Course Syllabus

Course Outcomes

  • Make predictions about the atomic structure and chemical properties of the elements based in their position in the periodic table.
  • Use standard names and symbols to represent elements, isotopes, ions, compounds, and chemical reactions.
  • Identify patterns in bonding, molecular geometry, and chemical reactions.
  • Explain the physical properties of solids, liquids, gases, and solutions.
  • Understand the principles of kinetics and thermodynamics as applied to the rates and equilibrium positions of chemical reactions.
  • Apply quantitative reasoning skills to determine quantities of matter and energy involved in physical and chemical changes.


Chemistry 101 is an introductory course for students without prior experience with chemistry. The course is for students studying agriculture, exercise physiology, occupational safety, or preparing for applying for nursing or dental hygiene programs. It serves as a prerequisite for Chemistry 150.


Completion of or concurrent enrollment in FDMAT 108, 109, 110, 112, 113, or 119.

Required Materials

  • A notebook for taking notes
  • A scientific calculator (graphing calculators are not allowed on exams)
  • Computer with high speed internet access
  • Web camera and microphone

Note: This course does not use a textbook. Content is primarily delivered through videos contained in the course.

Learning Model Architecture

It is important you understand the approach to online learning used at BYU-Idaho. Familiarize yourself with this by viewing the Orientation to Online Learning at BYU-Idaho (also provided in the Week 01 Module). Be aware this is not an independent study course. You progress through the course activities along with your classmates. Do not expect to work through the course at your own pace.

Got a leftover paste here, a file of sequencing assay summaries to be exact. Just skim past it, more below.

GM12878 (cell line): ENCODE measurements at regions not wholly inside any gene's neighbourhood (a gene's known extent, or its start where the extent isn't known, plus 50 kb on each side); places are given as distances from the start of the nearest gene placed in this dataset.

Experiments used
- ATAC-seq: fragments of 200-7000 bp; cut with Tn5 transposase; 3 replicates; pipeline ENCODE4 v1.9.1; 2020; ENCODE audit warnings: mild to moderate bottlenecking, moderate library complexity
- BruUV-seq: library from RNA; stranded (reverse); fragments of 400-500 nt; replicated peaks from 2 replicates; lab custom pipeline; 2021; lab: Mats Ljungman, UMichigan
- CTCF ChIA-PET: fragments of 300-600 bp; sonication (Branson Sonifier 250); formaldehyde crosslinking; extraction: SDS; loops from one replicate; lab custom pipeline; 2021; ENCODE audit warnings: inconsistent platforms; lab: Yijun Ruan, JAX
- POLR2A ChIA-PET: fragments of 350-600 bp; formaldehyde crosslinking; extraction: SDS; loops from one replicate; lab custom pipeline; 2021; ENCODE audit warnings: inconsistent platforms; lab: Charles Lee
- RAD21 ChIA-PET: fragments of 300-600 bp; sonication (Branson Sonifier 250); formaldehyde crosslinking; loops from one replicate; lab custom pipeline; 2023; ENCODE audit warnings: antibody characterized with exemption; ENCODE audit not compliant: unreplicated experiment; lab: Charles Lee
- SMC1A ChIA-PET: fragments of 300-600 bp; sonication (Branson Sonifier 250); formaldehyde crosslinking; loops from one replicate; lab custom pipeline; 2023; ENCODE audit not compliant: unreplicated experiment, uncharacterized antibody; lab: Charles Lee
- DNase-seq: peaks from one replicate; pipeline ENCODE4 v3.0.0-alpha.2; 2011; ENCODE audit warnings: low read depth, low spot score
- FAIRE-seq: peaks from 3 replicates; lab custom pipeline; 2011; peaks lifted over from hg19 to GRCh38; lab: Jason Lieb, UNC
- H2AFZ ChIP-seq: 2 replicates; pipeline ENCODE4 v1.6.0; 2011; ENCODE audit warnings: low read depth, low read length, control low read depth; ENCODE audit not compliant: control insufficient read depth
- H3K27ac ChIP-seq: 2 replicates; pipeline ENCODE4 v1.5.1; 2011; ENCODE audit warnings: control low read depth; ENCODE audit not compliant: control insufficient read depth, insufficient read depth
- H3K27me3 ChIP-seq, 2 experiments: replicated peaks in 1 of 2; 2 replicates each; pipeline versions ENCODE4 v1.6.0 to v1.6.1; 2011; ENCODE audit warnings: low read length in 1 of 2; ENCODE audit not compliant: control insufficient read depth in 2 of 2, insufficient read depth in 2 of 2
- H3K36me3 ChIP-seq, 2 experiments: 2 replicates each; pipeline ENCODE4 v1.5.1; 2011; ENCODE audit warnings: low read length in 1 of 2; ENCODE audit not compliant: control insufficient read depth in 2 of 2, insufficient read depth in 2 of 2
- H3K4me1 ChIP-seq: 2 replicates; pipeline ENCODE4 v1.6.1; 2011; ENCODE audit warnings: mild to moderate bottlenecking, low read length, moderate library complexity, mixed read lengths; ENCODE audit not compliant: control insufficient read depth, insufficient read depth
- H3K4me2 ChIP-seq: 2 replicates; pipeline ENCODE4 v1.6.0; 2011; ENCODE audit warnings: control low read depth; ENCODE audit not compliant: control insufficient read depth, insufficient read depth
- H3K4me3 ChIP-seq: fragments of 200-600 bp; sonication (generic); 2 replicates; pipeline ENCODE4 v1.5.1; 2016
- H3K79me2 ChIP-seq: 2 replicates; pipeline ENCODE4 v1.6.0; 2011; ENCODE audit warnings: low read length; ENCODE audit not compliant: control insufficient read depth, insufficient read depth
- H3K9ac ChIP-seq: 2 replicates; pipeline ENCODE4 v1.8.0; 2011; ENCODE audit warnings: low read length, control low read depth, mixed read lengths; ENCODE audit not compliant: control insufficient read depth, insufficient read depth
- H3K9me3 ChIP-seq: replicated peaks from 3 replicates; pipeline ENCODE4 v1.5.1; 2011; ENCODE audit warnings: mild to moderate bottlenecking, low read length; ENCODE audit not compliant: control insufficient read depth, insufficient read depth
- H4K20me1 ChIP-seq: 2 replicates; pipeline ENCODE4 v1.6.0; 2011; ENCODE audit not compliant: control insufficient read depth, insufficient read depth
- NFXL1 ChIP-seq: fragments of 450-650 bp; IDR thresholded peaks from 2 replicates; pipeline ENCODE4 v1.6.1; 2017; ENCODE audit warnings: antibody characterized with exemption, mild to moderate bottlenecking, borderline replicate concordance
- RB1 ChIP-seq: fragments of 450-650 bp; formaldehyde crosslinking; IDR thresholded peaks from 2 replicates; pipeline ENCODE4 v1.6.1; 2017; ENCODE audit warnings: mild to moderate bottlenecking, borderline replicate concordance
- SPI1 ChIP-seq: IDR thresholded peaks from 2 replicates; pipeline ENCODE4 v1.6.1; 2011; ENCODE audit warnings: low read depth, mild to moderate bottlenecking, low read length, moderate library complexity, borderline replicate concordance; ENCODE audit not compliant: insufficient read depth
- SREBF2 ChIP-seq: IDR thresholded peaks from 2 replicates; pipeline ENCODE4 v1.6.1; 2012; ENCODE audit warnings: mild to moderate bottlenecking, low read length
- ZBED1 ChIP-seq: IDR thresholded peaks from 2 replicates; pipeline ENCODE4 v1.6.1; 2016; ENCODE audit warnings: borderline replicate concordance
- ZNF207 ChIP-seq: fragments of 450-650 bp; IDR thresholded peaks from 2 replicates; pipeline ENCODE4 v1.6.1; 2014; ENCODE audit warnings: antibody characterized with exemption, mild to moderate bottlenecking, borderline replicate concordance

As in all BYU-Idaho courses (both on campus and online) the structure of this course is founded on the BYU-I Learning Model. It utilizes the key steps of prepare, teach one another, and ponder and prove. In most weeks, the Learning Model steps will be implemented in the following ways:


  • Watch instructional videos that describe and demonstrate chemistry principles.
  • Keep a notebook with questions or comments about the videos.
  • Complete study guides that contains activities and problems related to chemistry topics. Each week has two to four topics and a study guide is provided for each topic. Answer keys for the study guides are available. Study guides are not submitted and have no points associated with completing them. However, they are essential to your success in the course!
  • For each topic, answer practice questions to help you gauge your level of understanding, solidify concepts in your mind, and prepare for the associated quiz.

Teach One Another

  • You are strongly encouraged to meet in a study group and work through study guide problems together.